The Iraqi parliament voted on June 23, on the second amendment of the Law of Provinces not associated in a region, Law No. 21 for 2008. According to several MPs, this law “addresses the overlap between the powers of local governments and the central government, gives broad legislative and regulatory powers to the provinces and will have a positive impact on all provinces.”
Article 2 of Paragraph 6 of the new amendment states: “The joint disciplines stipulated in Articles 112, 113 and 114 of the Constitution are managed in coordination and cooperation between the federal government and the local governments. In case of dispute between the two, the Law of Provinces not associated in a region gets the priority in accordance with the provisions of Article 115 of the Constitution.”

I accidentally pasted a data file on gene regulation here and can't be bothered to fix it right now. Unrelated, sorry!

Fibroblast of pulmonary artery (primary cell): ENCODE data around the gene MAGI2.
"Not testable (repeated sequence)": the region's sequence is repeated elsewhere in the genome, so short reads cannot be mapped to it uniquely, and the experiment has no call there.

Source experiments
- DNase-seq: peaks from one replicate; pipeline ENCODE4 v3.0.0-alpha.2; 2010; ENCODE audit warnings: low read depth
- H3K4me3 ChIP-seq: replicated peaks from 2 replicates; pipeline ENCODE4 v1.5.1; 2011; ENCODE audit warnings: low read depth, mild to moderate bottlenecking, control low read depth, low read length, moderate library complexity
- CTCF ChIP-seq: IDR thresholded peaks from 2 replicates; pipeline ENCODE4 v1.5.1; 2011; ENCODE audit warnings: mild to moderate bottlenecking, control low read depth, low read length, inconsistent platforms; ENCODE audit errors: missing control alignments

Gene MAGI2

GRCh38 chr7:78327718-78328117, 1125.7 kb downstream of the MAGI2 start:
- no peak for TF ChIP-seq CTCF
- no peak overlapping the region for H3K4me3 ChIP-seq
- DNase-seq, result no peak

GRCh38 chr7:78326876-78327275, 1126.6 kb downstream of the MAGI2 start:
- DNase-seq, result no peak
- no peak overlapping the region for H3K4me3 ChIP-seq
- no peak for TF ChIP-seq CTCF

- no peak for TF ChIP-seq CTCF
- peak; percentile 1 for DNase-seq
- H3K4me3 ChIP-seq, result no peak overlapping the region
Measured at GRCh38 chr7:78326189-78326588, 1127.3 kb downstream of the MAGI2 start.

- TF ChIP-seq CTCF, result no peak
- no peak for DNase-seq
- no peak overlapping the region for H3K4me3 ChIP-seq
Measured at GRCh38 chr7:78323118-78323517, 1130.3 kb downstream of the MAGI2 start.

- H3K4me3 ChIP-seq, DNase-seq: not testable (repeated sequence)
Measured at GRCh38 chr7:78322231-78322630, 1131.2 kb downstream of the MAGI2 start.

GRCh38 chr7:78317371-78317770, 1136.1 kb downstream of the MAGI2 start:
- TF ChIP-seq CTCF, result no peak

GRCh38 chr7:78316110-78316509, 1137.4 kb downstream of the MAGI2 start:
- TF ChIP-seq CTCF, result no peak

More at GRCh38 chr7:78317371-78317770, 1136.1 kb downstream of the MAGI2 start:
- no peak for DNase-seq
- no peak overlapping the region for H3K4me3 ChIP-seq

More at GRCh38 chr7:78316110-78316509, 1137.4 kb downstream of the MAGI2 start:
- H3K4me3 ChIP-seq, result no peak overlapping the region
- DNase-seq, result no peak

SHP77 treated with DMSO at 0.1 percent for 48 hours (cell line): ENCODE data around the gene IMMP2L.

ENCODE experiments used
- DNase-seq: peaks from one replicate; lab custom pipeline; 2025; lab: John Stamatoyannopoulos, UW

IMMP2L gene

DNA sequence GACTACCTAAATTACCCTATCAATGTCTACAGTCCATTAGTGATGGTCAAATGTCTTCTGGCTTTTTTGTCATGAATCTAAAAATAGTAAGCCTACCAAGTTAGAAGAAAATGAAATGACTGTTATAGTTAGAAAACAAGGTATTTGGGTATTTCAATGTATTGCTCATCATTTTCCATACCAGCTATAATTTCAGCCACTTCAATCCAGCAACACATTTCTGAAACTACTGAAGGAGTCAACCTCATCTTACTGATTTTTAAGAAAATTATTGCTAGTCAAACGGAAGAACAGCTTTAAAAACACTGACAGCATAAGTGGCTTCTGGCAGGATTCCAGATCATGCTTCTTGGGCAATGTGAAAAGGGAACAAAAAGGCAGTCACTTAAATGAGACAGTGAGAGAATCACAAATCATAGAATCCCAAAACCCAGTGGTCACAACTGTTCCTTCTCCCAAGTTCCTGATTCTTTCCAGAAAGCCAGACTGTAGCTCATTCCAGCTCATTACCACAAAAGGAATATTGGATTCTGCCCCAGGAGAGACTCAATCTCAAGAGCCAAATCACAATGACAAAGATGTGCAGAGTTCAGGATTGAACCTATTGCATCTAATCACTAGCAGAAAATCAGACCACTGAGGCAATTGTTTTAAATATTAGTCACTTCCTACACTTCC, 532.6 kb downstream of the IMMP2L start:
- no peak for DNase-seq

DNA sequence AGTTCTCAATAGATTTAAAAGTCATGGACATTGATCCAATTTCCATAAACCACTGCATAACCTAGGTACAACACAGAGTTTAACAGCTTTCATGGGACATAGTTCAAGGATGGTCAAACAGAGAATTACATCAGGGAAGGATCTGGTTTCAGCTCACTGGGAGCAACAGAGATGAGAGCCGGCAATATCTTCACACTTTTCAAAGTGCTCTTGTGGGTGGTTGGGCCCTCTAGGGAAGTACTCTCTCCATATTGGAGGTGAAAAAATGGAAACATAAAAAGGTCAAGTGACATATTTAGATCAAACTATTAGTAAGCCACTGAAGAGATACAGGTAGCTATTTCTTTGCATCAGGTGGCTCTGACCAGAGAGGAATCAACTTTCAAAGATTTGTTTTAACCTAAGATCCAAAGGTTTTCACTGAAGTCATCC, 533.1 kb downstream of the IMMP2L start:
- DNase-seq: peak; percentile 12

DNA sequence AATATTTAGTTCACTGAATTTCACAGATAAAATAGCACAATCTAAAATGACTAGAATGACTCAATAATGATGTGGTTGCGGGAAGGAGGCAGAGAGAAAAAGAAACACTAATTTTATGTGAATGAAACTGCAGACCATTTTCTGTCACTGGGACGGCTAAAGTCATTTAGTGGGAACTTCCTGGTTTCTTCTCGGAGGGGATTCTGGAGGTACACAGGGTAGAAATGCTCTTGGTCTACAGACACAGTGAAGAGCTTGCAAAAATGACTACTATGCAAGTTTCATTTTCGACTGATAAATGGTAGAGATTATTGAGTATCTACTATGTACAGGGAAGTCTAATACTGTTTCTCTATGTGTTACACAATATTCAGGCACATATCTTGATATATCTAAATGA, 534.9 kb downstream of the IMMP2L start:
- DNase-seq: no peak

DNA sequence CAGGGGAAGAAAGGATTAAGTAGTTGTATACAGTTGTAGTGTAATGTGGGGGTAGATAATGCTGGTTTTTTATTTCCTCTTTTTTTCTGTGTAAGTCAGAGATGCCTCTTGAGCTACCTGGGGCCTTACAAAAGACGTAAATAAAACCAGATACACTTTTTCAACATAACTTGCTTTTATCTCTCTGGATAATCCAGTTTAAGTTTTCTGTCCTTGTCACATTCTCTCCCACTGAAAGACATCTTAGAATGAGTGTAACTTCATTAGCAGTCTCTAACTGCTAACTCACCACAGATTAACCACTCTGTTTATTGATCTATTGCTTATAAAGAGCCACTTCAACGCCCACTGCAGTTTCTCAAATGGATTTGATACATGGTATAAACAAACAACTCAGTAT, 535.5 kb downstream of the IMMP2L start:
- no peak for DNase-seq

According to the researcher, Nebras al-Kadhimi, stipulating that the priority goes to the provincial law in the event of conflict between the central government and the province allows provinces to legislate their own laws to exploit oil production.
Kadhimi wrote on his Facebook page, “I have advice to give to the … provincial councils in Basra, Nasiriyah (Dhi Qar province), Amarah (Maysan province) and Kut (Wasit province) in light of the new powers set forth in the amendment of Law No. 21 for 2008, especially Article 2 of Paragraph 6.There is a large gap that you can benefit from. You can actually issue a law on oil and gas that is specific to your province.”
The disputes between Baghdad and Iraqi Kurdistan have led some local politicians to call for the semi-autonomous region to secede from Iraq and become its own country. But, as one Kurdish commentator argues, this is far from realistic. Because now it’s all about money and oil, not politics.